Altova Delivers on UML 2.1

Altova demonstrated a new version of its UModel 2007, which displays the full UML 2.1.1 compatibility, at VSLive! San Francisco 2007.

VSLive! San Francisco 2007 exhibitor Altova demonstrated at the show a new version of its UModel 2007 UML modeling tool, displaying full the UML 2.1.1 compatibility. UModel has a number of features that make developing a UML model and producing an application from the model easy and productive.

Specifically, UModel lets you select the diagram type that you want to build, and it automatically changes the menu to only the selections that apply to the specified model. UModel also lets you turn a UML model into either C# or Java code. Further, you can make changes to the generated code and round-trip it back into the model. You can even can take existing source code or binaries and convert them into UML diagrams. These diagrams can then be used to regenerate source code to effectively implement the same components again.

Altova has a number of other developer tools, including XMLSpy, the classic XML editor, and DatabaseSpy, the multi-database query and design tool. These tools help you work with databases, implement XML and XML access to databases, build Semantic Web structures, and model and generate applications.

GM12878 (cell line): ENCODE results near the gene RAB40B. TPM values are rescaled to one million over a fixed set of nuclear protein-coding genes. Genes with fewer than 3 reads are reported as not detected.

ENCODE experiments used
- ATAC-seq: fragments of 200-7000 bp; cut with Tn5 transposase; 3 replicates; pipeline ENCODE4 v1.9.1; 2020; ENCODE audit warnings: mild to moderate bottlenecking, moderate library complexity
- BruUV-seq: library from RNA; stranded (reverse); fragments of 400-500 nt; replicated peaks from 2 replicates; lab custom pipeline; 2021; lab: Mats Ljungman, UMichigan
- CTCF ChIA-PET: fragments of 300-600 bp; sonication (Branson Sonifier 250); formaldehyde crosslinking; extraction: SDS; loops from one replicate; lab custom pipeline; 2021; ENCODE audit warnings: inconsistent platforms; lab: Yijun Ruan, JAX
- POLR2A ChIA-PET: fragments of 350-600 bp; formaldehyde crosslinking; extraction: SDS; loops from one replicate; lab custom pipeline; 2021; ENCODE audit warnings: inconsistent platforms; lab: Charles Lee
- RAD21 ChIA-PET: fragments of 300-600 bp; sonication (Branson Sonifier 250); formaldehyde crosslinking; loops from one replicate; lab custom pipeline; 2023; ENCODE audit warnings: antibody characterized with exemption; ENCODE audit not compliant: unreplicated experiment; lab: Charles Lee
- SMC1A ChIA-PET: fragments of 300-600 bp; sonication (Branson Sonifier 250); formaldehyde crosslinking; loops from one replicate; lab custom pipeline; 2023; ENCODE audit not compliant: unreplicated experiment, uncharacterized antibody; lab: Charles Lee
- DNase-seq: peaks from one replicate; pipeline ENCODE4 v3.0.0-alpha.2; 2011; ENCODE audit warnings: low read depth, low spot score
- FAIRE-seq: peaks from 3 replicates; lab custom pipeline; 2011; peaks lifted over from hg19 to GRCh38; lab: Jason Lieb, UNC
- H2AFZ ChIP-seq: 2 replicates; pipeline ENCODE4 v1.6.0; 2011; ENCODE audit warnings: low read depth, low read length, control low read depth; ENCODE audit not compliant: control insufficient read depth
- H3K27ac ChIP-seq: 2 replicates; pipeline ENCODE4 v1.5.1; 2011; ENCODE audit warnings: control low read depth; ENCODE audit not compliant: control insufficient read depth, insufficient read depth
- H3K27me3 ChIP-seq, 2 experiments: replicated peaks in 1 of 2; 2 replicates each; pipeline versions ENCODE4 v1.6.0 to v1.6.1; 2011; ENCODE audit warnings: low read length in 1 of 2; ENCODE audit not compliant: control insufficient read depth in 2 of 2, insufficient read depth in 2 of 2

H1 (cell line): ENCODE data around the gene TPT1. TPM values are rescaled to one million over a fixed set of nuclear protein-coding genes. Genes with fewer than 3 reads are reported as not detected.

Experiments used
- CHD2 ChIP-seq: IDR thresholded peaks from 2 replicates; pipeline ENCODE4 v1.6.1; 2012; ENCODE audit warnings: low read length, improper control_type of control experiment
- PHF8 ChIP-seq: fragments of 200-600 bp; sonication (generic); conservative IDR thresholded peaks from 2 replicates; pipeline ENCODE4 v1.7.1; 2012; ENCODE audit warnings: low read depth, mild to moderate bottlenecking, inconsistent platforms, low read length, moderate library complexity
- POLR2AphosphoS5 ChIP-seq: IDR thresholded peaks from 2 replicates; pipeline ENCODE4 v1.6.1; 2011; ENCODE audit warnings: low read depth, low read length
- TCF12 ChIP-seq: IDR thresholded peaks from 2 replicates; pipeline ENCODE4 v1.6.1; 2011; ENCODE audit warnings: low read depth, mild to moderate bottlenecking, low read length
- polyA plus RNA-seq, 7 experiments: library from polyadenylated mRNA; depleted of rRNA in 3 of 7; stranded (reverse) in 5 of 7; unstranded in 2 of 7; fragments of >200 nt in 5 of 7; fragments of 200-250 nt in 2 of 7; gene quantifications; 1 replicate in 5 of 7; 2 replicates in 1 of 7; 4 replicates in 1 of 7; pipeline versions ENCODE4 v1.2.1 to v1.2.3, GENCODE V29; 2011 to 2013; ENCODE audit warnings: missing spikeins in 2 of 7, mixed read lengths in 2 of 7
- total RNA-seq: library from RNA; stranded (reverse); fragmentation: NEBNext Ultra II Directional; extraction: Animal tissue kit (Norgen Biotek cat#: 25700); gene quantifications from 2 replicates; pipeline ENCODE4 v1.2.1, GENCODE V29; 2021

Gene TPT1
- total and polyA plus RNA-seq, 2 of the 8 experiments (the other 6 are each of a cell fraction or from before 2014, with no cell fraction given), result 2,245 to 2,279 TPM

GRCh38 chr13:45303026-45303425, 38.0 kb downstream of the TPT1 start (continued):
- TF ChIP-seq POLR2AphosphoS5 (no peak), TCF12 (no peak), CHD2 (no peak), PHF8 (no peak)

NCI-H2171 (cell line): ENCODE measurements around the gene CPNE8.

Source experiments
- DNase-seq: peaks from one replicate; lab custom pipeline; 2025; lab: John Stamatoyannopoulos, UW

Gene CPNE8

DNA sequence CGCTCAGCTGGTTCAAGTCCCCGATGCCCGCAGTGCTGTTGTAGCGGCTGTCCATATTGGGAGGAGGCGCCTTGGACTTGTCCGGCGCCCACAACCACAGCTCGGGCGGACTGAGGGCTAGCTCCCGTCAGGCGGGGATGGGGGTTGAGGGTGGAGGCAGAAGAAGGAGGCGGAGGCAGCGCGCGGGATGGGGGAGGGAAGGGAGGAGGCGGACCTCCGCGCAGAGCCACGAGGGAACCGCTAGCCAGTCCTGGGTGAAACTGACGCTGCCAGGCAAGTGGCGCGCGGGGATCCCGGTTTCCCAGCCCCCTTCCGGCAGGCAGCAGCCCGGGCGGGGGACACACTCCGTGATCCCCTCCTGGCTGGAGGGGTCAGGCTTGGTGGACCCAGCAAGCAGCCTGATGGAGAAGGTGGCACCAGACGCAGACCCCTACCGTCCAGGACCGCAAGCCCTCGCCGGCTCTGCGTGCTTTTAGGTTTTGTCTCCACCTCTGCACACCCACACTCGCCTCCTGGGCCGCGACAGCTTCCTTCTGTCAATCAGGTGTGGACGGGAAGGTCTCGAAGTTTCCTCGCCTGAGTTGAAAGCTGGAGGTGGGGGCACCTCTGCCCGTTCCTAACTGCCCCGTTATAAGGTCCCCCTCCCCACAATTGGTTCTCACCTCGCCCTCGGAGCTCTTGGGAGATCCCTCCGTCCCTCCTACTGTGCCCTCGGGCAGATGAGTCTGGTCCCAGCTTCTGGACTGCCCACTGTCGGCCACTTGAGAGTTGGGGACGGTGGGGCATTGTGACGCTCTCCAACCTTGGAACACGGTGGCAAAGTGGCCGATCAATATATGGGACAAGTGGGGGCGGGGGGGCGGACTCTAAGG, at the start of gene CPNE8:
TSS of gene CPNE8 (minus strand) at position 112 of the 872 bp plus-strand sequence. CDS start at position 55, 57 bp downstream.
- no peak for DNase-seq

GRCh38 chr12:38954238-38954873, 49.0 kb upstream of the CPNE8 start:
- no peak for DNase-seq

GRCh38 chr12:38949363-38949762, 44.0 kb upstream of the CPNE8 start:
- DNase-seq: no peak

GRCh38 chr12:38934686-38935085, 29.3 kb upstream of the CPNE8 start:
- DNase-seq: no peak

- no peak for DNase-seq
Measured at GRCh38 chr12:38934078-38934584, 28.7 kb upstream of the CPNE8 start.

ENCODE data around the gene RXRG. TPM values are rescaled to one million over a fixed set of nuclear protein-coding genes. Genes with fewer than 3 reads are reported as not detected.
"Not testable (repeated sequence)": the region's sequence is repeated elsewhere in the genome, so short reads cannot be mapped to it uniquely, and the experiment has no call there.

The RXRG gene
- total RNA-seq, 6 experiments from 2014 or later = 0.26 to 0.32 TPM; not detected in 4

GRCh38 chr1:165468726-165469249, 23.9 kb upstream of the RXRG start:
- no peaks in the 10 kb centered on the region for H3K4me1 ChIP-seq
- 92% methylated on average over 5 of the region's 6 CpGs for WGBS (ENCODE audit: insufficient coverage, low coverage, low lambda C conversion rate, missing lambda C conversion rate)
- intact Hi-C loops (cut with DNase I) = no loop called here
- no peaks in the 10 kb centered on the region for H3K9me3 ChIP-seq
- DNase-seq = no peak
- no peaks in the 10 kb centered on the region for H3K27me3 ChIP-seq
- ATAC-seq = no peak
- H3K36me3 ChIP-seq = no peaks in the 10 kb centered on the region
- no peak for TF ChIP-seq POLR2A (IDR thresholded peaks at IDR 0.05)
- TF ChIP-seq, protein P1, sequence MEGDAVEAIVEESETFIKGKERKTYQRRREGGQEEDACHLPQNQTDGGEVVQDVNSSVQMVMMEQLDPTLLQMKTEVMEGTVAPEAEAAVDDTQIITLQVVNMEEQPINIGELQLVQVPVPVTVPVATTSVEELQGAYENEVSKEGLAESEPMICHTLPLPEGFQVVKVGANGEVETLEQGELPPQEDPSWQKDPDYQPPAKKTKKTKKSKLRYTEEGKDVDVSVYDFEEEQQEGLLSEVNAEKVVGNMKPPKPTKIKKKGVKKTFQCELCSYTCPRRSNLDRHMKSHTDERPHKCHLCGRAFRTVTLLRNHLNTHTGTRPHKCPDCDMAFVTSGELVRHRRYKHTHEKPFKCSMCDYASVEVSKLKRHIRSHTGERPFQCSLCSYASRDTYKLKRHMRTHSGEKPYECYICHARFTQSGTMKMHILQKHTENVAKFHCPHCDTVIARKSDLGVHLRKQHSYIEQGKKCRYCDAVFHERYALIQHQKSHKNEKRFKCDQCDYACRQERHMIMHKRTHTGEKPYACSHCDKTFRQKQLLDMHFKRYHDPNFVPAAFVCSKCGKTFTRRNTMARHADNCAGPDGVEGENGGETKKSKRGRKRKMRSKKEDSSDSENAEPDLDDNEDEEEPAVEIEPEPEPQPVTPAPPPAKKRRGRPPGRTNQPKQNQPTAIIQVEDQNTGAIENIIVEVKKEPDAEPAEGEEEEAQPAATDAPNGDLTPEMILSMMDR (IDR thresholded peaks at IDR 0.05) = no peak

According to David McGahey, product manager for UModel, while the product supports both C# and Java code generation, the company does not track which language or development platform is more popular. "The vast majority of our sales come from Web site downloads," he said. "We don't have a way of tracking what UModel is being used for."

While UModel does not currently integrate into Visual Studio, Altova is a Microsoft Visual Studio Integration Partner (VSIP), and XMLSpy currently plugs into Visual Studio using the VSIP interface. McGahey said that a future version of UModel will have the same integration.

About the Author

Peter Varhol is the executive editor, reviews of Redmond magazine and has more than 20 years of experience as a software developer, software product manager and technology writer. He has graduate degrees in computer science and mathematics, and has taught both subjects at the university level.

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